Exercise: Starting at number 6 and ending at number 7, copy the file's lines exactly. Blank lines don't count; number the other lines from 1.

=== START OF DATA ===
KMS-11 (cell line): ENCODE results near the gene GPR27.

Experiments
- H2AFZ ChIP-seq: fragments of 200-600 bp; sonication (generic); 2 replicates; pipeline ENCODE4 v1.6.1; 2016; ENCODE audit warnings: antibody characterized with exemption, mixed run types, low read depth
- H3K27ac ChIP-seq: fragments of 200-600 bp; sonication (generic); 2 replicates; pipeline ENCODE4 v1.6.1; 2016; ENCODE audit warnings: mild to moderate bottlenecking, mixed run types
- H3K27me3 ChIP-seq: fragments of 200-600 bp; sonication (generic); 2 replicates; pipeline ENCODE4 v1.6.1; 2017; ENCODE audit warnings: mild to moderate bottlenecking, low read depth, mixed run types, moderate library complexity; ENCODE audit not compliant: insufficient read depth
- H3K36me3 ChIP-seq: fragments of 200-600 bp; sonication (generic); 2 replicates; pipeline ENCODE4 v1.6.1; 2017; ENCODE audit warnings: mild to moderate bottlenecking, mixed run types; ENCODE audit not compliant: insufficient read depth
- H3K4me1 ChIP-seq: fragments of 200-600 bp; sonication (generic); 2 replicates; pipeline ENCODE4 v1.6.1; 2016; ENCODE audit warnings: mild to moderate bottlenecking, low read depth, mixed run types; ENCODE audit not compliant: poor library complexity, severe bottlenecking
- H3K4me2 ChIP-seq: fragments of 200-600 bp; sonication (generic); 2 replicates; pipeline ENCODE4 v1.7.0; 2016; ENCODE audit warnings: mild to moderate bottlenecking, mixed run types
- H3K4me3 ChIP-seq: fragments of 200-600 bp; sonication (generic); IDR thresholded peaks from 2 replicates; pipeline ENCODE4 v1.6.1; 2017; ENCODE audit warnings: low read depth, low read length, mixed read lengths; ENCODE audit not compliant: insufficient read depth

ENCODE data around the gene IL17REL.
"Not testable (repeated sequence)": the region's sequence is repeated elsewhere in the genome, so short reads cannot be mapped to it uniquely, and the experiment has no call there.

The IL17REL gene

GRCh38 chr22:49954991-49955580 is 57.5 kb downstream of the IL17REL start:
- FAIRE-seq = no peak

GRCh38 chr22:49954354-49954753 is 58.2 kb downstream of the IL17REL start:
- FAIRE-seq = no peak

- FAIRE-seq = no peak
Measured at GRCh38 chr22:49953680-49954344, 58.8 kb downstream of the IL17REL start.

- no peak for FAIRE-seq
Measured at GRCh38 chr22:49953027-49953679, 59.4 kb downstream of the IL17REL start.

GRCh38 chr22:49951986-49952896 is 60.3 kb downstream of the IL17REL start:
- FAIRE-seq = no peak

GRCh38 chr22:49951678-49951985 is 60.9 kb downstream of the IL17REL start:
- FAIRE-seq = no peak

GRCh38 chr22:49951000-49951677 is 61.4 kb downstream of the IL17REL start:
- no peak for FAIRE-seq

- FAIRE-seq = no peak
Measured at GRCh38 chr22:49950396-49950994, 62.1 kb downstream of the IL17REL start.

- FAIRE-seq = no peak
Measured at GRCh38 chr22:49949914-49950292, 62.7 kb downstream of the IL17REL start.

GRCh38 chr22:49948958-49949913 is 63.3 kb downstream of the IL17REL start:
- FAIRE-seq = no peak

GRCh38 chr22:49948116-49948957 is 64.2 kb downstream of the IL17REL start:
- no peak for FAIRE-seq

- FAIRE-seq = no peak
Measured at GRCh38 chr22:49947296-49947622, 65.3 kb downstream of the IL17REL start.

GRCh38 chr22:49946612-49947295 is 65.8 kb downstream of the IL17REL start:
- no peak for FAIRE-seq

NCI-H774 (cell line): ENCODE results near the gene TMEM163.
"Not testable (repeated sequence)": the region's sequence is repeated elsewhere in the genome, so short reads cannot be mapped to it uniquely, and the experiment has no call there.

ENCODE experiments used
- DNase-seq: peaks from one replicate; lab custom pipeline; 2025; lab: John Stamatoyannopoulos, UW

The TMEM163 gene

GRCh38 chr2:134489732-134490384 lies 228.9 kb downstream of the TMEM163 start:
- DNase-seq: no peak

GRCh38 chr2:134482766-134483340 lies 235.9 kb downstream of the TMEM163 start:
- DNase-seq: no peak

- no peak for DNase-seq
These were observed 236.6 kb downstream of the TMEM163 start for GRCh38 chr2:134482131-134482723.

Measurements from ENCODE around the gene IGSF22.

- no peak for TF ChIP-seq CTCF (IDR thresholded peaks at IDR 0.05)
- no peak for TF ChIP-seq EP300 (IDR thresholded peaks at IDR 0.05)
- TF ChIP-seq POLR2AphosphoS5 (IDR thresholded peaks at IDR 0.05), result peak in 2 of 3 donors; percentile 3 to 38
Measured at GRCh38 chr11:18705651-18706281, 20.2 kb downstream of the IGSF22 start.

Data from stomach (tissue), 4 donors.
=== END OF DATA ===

- H3K36me3 ChIP-seq: fragments of 200-600 bp; sonication (generic); 2 replicates; pipeline ENCODE4 v1.6.1; 2017; ENCODE audit warnings: mild to moderate bottlenecking, mixed run types; ENCODE audit not compliant: insufficient read depth
- H3K4me1 ChIP-seq: fragments of 200-600 bp; sonication (generic); 2 replicates; pipeline ENCODE4 v1.6.1; 2016; ENCODE audit warnings: mild to moderate bottlenecking, low read depth, mixed run types; ENCODE audit not compliant: poor library complexity, severe bottlenecking